Mark Pellington is also known as the "Godfather of Music Videos" featuring a lot of the MTV hey-day from the '90's, including ?Jeremy? by Pearl Jam.
Mark Pellington is a filmmaker based in Los Angeles. A native of Baltimore, MD, he attended the University of Virginia, receiving a B.A. in Rhetoric in 1984. Upon graduation, he joined MTV's award-winning On-Air Promotions Department, where he developed a series of short conceptual spots, editing original footage with found sound and images. This groundbreaking training in post-production collage and unusual sound/image/text juxtaposition became a primary focus of Pellington's early work.
While at MTV, he branched out as a freelance music video director completing clips for Information Society, Malcolm McLaren, and De La Soul, among others. He also ventured into the art world, collaborating on text image pieces with New York gallery artist Jenny Holzer and William Burroughs.
In 1988, Pellington developed an idea for a non-linear collage program. Created in partnership with MTV Europe producer/director Jon Klein, Buzz was an ambitious 13-part global series commissioned by MTV and channel 4 (UK). Hailed by critics as progressive adventurous television, it was the culmination of Pellington's MTV career.
Upon completing Buzz, Mark refined his unique personal vision through a series of TV and video projects. He is internationally recognized as one of the world's Premiere music video directors. His video for Pearl Jam's "Jeremy" is one of the most popular in history, as well as one of the most honored. It earned him Best Director at the 1992 Billboard Video Music Awards, and picked up four 1993 MTV Video Music Awards, including Best Director and Video of the Year.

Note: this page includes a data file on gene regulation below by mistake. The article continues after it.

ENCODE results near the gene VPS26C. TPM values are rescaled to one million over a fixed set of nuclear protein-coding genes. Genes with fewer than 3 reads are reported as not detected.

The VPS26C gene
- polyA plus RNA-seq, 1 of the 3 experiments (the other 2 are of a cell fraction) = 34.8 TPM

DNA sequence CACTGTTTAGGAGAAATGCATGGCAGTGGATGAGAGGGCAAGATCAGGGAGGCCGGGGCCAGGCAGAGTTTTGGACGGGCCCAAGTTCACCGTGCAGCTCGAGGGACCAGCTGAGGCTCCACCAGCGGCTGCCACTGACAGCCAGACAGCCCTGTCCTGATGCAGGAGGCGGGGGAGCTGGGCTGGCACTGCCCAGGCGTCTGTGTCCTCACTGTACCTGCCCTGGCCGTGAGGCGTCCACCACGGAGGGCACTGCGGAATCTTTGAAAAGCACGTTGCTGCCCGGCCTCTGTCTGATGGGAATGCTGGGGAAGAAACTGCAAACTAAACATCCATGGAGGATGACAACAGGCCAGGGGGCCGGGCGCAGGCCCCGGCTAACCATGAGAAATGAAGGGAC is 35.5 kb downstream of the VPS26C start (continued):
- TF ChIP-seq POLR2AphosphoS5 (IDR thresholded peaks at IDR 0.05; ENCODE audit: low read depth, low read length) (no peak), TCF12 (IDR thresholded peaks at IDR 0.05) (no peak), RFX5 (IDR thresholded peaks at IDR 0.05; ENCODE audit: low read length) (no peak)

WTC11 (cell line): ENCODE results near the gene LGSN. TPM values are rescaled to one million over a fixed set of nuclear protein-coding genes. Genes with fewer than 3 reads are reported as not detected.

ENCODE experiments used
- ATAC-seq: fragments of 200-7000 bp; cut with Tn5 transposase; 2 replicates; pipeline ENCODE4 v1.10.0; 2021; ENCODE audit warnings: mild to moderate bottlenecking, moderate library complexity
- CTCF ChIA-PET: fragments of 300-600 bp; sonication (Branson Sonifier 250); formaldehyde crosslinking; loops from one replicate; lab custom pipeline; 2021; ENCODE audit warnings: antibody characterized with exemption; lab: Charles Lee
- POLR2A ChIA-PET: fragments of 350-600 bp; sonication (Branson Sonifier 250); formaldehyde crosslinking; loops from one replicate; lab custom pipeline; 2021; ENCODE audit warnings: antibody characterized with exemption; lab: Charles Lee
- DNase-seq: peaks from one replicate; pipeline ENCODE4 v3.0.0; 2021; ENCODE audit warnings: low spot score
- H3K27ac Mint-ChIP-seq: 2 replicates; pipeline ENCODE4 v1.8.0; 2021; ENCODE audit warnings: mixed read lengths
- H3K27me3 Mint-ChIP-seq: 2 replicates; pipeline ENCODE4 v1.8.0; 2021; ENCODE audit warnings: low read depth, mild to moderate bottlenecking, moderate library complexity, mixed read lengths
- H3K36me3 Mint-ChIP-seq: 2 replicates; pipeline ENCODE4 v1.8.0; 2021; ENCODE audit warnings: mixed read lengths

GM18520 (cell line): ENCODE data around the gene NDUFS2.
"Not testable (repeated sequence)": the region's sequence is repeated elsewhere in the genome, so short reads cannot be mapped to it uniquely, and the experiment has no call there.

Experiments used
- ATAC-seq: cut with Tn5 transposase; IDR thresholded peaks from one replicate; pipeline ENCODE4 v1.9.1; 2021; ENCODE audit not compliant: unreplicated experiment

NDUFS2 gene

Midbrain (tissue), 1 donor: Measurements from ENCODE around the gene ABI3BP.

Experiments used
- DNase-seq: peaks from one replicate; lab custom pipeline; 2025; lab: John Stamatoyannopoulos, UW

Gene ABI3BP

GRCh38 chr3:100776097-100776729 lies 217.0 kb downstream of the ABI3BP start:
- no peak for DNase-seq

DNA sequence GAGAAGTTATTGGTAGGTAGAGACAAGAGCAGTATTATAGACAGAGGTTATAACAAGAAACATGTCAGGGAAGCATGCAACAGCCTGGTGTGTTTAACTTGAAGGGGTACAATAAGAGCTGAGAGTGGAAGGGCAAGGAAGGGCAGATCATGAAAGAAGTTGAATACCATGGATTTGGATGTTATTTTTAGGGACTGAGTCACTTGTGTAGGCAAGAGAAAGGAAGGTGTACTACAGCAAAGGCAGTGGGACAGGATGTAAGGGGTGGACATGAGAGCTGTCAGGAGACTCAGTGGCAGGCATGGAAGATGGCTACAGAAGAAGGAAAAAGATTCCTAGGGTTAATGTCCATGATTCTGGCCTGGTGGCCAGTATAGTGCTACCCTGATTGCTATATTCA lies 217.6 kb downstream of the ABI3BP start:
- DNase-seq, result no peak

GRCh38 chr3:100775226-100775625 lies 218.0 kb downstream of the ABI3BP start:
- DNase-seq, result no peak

His Videos for such noted rock, pop, and rap performers as U2, PM Dawn, Public Enemy and Alice in Chains form a prolific and often imitated body of work. A piece for INXS, entitled "Beautiful Girl," is a provocative visual essay on the female body that garnered a Grammy nomination. With his video for the Jungle Brothers' "I Get A Kick Out Of You," Pellington joined Wim Wenders, Jim Jarmusch, and Jonathan Demme as one of the elite group of directors chosen for Red, Hot & Blue, a landmark AIDS special shown on ABC and later released on home video.
Mark brought his commentary on television and media manipulation techniques to large stadiums around the world when he helped create the multi-screen image environment for U2's highly acclaimed "Zoo TV" tour.
He also served as creative director on an experimental multi-media project for the Spanish exhibition at World Expo ?92 in Seville, Spain. "The Memory Palace" was a five-screen live-action/film evocation of cyberspace made in collaboration with science fiction writer William Gibson, Spanish performance group La Fura Dels Baus, Buzz director Mark Neale, artist Julia Heyward, and musicians Brian Eno and Peter Gabriel.
Outside of the music world, Pellington developed his eye for documentary and narrative. Words In Your Face, a half-hour film he created for PBS's prestigious series Alive From Off Center, anticipated the current appeal of spoken word poetry. A half-hour television poem, Words featured John Leguizamo, KRS-ONE and Henry Rollins, and was chosen as one of six U.S. entries at the 1992 Input Festival.
Pellington wrapped up Red Hot & Dance and collaborated with Obie-award winning director David Gordon and music producer Hal Willner on a half-hour live action cartoon called "Punch and Judy Get Divorced" for the PBS series Alive TV.
In 1993 he created his most personal work to date, a 30-minute film for PBS, called Father's Daze, in which he came to terms with his father's suffering from Alzheimer's disease. This intense, impressionistic diary film was screened at the Berlin, Montreal and Rotterdam Film Festivals and was praised by critics worldwide.
The United States of Poetry was a five-part series for PBS that took a year-and-a-half to complete. In the program, Pellington takes the v